NaNoWriMo: What’s it All About?

This post was written by FLVS student and Creative Writing Club board member Grace Robbins.

November. A time of changing leaves, crisp air that brings out jackets and scarves (well, except for all of us who live in Florida), and a warm sense of nostalgia. But it’s also a time to bathe your face in the glow from your laptop screen as you near the early hours of the morning doubled over typing furiously to reach your word count.

You guessed it: it’s NaNo time.

NaNoWriMo stands for National Novel Writing Month.

Taking place in the month of November, it’s a challenge for writers across the globe to write an entire novel in 30 days. Thousands each year sit down to the tough task of completing a 50,000-word story while juggling jobs, school, and Thanksgiving. I’ve participated in the challenge myself two years now.

When I first learned about NaNo in the FLVS Creative Writing Club, I was hooked. A novel in a month? Let’s give it a go! My sights were ambitious and the undertaking daunting, but I got to work brainstorming my novel’s substance. I learned NaNo wasn’t as easy as it sounded, and I haven’t won yet (I love writing poetry during National Poetry Writing Month more), but I know there are still plenty of opportunities for me to succeed in the future!

So how can you win? Don’t be discouraged by the word size, it may seem unattainable but it’s doable! You can also set your own goal if you want to—25,000 is a great one. While it’s highly encouraged to construct a plan (though I’m guilty of not doing that), I have learned one of the strongest strategies is to write with a “stream of consciousness.” You might be tempted to edit as you go, deleting plot holes or mulling over characters. But the truth is, you won’t get far if you do. A repeated message is this: quantity over quality. Writing without stopping, regardless of how bad your story may become, is what helps you win.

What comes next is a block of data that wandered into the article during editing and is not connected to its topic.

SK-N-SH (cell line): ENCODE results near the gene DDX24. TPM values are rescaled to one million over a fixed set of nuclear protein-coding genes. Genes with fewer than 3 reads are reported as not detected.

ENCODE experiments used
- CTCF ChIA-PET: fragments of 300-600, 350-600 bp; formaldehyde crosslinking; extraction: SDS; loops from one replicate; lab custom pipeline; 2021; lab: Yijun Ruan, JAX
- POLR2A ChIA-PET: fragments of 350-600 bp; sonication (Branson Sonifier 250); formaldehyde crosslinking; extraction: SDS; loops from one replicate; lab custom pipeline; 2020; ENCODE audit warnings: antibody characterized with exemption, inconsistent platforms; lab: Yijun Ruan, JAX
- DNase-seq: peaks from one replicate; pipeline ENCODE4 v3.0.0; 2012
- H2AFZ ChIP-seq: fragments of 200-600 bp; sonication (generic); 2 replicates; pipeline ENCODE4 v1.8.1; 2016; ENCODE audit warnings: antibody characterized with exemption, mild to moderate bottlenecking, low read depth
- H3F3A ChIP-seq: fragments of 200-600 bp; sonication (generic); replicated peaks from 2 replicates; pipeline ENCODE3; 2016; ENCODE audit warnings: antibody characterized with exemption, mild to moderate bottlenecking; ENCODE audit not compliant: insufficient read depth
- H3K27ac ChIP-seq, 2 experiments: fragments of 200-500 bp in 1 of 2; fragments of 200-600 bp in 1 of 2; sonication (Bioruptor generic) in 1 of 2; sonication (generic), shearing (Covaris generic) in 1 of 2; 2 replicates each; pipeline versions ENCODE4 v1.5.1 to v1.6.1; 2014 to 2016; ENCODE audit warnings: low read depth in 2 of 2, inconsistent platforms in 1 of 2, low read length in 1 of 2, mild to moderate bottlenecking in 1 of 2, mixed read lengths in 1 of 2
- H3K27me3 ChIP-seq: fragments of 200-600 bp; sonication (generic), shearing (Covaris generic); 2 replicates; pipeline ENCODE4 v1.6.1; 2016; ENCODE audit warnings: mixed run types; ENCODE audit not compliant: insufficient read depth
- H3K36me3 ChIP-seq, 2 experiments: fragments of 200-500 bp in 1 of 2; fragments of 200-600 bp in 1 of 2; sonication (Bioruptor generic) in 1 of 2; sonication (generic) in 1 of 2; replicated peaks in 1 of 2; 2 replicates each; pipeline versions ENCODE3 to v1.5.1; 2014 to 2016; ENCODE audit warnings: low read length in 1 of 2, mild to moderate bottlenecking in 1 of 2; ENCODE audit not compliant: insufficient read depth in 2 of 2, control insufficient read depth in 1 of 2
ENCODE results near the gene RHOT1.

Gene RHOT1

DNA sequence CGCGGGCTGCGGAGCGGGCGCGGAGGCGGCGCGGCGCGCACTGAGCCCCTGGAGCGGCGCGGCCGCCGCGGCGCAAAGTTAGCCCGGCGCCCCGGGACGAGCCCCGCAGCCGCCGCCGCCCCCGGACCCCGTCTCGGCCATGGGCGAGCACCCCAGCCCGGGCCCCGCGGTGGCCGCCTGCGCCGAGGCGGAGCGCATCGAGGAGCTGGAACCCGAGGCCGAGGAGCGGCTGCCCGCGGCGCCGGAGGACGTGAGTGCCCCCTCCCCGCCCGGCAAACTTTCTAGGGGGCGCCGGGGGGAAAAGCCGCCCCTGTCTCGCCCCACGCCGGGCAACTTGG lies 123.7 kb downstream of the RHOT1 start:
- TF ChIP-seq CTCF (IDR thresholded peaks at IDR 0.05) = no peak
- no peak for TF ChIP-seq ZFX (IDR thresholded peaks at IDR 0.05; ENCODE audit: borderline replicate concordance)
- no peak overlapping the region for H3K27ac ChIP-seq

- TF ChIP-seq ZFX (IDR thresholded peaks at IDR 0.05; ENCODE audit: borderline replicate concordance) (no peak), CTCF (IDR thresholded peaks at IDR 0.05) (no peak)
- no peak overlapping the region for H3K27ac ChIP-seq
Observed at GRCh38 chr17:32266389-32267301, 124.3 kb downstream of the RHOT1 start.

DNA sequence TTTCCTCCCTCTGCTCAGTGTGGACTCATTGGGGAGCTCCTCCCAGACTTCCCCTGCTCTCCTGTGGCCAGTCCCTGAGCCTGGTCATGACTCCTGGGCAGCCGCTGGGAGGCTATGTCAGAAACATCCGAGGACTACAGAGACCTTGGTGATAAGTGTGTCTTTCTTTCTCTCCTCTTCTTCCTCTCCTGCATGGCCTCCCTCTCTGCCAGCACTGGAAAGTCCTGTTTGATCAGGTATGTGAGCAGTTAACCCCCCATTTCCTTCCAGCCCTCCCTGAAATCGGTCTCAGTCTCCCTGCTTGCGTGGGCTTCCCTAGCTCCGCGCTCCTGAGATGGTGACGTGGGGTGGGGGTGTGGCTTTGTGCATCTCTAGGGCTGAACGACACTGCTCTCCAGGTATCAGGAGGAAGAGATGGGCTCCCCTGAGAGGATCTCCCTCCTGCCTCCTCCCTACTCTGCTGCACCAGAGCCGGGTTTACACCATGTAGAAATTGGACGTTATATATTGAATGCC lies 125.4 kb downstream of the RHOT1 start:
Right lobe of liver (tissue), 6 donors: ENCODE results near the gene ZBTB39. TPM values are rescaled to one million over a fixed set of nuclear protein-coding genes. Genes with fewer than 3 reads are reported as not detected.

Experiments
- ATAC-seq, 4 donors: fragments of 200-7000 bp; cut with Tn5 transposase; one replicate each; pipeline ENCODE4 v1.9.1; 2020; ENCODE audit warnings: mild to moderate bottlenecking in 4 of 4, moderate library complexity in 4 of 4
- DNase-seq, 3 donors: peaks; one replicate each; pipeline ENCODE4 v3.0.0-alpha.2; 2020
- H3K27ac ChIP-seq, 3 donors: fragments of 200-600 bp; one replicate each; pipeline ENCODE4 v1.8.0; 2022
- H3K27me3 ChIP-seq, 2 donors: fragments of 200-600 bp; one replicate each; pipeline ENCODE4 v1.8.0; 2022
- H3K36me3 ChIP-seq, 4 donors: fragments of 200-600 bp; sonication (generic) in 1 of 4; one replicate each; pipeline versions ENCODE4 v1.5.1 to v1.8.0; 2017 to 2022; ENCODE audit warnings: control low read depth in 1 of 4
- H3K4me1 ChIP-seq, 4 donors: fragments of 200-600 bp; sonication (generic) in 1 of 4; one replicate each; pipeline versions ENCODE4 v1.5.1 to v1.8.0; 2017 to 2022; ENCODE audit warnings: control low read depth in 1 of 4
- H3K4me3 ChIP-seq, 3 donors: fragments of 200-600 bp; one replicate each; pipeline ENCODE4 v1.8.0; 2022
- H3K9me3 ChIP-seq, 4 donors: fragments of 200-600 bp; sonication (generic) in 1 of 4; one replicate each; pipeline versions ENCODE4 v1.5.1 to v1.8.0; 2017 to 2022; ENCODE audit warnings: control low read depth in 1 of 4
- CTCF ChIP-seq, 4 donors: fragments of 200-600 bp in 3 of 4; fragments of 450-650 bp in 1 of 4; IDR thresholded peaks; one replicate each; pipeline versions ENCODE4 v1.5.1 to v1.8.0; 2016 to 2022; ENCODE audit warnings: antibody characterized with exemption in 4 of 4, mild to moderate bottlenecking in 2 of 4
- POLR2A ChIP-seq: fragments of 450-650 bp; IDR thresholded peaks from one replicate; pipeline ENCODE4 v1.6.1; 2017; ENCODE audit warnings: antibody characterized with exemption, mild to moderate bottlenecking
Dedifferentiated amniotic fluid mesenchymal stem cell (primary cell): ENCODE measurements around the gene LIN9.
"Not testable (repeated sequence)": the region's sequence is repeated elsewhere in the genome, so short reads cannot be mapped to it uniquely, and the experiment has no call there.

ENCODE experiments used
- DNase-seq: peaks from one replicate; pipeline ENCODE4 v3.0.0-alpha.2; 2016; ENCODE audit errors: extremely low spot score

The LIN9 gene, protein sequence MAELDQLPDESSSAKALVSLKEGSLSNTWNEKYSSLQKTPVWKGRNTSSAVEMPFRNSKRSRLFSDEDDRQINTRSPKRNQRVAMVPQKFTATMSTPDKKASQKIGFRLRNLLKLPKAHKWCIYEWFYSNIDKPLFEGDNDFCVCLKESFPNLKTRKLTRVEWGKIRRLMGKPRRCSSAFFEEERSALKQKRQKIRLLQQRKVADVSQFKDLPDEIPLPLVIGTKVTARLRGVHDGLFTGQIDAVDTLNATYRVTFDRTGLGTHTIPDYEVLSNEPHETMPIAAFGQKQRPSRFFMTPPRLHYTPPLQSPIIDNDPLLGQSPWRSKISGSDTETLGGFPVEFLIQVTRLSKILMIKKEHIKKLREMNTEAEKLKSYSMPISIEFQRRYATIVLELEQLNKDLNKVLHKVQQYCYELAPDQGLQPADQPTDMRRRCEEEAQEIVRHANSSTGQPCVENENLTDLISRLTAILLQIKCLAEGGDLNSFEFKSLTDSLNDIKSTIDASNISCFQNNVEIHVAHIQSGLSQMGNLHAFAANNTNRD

I love to engage in something called “word sprints.” You set a timer for 15-20-30 minutes and write without stopping. You can beat your own word sprint score, or challenge a friend. I always come out with 2,000 more words, but I’m sure they consisted of more plot holes. The point is, the goal of NaNo is to give you a first draft to work on later—no matter what goal you achieve, you’ve given yourself 15,000 or 20,000 or 50,000 more words to fashion a great story out of than you had a month before. That’s certainly a satisfying reward! I still have both projects on my desktop, and I like to read them from time to time and edit them when I’m in a writing drought. It’s great to have those on hand to get the creative juices flowing.

NaNoWriMo is not easy, but no one can deny: it gets you writing. Whether you are a skilled novelist or just starting out as a writer, you can never get enough practice time. As writers, we are constantly developing our writing style through each draft of each writing project, and NaNo helps you do just that. It’s not solely about achieving your word count goal. It’s about strengthening your writing muscles—and learning more about yourself as a writer.

Interested in participating?

Visit the Young Writer Program NaNoWriMo website or join the FLVS Creative Writing Club.

On our club blog, we will be posting prompts each day to help our members achieve NaNo success!

Happy writing, and good luck!



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